A Prosecutor's Case Against Equality

Criminal justice reform depends on our willingness to reexamine fundamental principles. Pursuing equity, rather than equality, would produce more just and more effective outcomes.


Memorializing transgender murder victims through art and performance

Jono Vaughan is an artist, activist, professor and the creator of Project 42, a series of works dedicated to memorializing the lives of murdered transgender and gender non-conforming people. Jono and her team develop beautiful, complex and meaningful handmade garments that are then worn by a collaborator who performs acts—from the mundane to the momentous—that the memorialized victim will never again experience for themselves. Jono shares the vision and purpose for her work and allows us to see one of her garments come to life. Featuring a performance by Randy Ford memorializing the 2011 murder victim Tyra Trent. Jono Vaughan is an artist, teacher, and transgender activist. In 2011 Vaughan began to openly make work as a trans woman and began a number of ongoing bodies of work including Project 42, The Ornamental Self, and Safety in Numbers. She holds a BFA from the School of Visual Arts in New York and an MFA from the University of South Florida. Her work has been exhibited nationally and internationally, including the exhibitions MOTHA and Chris E. Vargas Present: Trans Hirstory in 99 Objects at the Henry Art Gallery and We the People at the Minnesota Museum of American Art. She received Seattle Art Museum's 2017 Betty Bowen Award and exhibited Jono Vaughan: Project 42 at the museum. Her work has been featured in The Advocate, Surface Design Journal, City Arts Journal, Tampa Bay Times, and New American Paintings. Vaughan is currently an Assistant Professor of Art at Bellevue College in WA.


Designing a more playful city

When was the last time you went out to play? Parkour designer Colin MacDonald believes physical play is as important for adults as it is for kids and asks that we consider designing for play in the often-overlooked parts of our cities. In this entertaining and playful talk, he demonstrates how simple tweaks can make something as ubiquitous as a wheelchair access ramp become an opportunity to explore play, have fun and stay fit as we engage with our cityscapes. Colin MacDonald sees a playground sprouting from the handrails and staircases of the urban landscape. Colin works as a parkour park designer for Parkour Visions, with completed indoor and outdoor projects across the US and Canada. A decade of practicing and teaching parkour has left him with a unique perspective on the importance of challenge and play, as well as a passion for the design and shape of the cityscape. He believes we can design spaces that enable and encourage climbing, jumping, and balancing – without losing functionality or getting ourselves sued. Making a space play-able is all about creating adjacency and connections between objects, while using graphics and visuals to invite people to try something new. “I want moments of play, of physical exploration, to leap out at you and grab five minutes of your day, like a partner pulling you onto the dance floor.”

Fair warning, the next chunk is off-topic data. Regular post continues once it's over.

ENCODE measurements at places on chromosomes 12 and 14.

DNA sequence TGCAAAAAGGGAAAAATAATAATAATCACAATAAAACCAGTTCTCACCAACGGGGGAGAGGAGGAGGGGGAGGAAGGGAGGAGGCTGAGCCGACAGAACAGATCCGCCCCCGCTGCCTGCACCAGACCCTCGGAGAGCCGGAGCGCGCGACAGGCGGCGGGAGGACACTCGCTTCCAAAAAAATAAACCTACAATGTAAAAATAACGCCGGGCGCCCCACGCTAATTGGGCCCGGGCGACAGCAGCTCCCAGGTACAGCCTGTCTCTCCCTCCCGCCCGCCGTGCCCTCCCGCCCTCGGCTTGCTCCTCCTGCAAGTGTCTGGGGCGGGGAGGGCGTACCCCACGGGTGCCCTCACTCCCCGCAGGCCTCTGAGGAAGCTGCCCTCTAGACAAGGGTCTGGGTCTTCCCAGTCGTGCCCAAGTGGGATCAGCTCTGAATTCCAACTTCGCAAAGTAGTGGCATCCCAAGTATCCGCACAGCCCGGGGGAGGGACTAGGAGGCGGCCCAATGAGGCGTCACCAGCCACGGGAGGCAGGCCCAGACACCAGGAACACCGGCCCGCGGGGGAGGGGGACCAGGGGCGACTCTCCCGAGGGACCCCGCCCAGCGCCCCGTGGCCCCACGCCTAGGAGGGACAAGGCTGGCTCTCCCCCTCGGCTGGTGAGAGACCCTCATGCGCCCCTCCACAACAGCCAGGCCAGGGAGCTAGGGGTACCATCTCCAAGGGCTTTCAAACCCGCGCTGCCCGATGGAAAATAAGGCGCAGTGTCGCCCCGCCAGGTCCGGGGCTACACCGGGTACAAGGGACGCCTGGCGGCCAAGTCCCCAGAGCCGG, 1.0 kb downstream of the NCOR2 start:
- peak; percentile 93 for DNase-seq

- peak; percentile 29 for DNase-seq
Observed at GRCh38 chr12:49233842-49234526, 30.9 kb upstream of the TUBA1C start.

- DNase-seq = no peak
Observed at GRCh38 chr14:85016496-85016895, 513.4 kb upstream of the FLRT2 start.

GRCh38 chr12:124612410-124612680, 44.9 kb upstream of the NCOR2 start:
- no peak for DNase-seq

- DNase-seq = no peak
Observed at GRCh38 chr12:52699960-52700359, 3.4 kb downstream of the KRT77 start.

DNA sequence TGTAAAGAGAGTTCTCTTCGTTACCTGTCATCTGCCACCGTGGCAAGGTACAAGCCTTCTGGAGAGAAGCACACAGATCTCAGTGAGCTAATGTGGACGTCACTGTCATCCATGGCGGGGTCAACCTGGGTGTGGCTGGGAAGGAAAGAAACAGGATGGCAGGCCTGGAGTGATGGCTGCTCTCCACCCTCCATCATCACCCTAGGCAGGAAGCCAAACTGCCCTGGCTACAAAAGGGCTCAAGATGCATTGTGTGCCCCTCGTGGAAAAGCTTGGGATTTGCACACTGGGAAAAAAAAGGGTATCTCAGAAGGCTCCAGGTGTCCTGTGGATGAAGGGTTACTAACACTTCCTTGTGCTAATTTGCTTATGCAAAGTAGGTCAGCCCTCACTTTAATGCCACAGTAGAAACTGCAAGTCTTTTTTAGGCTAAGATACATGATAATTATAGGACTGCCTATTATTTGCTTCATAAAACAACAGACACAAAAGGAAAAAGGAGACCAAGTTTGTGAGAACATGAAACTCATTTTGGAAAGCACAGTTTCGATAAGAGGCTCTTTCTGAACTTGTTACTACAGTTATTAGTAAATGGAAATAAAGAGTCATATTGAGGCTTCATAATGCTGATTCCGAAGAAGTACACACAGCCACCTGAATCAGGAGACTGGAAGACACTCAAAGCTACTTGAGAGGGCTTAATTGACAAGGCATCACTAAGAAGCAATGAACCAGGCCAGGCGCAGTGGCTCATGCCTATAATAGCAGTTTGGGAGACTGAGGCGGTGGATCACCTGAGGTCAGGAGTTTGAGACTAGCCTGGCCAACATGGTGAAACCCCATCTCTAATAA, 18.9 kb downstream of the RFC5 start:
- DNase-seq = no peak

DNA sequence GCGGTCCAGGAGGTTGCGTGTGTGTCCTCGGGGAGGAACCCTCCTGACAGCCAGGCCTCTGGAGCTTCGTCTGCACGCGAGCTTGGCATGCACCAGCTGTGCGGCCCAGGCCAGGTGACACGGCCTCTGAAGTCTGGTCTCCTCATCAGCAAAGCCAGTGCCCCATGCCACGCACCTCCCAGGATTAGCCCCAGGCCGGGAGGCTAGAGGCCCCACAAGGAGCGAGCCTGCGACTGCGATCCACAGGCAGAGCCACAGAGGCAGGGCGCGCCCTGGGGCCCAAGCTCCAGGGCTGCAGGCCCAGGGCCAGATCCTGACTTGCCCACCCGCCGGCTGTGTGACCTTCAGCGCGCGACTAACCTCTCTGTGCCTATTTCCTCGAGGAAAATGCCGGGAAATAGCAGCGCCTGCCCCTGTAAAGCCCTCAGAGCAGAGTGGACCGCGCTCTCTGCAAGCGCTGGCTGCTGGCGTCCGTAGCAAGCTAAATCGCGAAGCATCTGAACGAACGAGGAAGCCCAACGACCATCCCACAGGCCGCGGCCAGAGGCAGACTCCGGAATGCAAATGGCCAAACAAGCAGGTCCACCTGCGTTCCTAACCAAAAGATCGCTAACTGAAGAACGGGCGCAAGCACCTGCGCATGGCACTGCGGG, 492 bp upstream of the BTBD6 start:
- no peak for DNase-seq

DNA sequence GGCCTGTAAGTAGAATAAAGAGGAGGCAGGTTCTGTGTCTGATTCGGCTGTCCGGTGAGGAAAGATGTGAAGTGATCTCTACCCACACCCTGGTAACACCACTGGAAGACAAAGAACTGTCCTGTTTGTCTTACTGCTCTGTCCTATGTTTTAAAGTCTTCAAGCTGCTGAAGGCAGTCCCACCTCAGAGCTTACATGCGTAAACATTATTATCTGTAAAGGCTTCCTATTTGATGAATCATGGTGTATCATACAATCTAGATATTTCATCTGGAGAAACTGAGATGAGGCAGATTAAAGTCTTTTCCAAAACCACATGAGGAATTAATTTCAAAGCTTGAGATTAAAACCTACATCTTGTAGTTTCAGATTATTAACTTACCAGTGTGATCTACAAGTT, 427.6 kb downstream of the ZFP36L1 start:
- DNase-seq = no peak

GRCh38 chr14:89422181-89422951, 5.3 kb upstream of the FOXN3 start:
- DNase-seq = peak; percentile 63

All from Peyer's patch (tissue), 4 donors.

The power of embodying new personas

barry johnson believes that when you fully immerse yourself in a new persona, you grow into a richer, better version of yourself. As a teenager inspired by superheroes, johnson embraced a new persona to help him confront a family tragedy. Today, he continues to embody new versions of himself to take on challenges and make drastic career shifts -– and encourages us to do the same. barry johnson is multidisciplinary artist whose work, which ranges from painting to filmmaking to installations, has appeared in more than 70 shows around the world. He is also a children’s book author and illustrator and in his free time he volunteers teaching art to all ages. He is known for constantly shifting the nature of his work. A self-taught artist, he grew up in Kansas and, after graduating with a Business Marketing degree, relocated to Seattle. He moved into the tech and consulting industries but became disillusioned with the lack of imagination in tech design requests. Johnson left the tech world to become a full time artist and has been making art for six years. Currently, he is working on opening a new show featuring a few temporary murals and has just finished writing a film that will begin shooting the summer of 2019. He is the recipient of an Edwin T. Pratt Scholarship for 2018-2019. This talk was given at a TEDx event using the TED conference format but independently organized by a local community.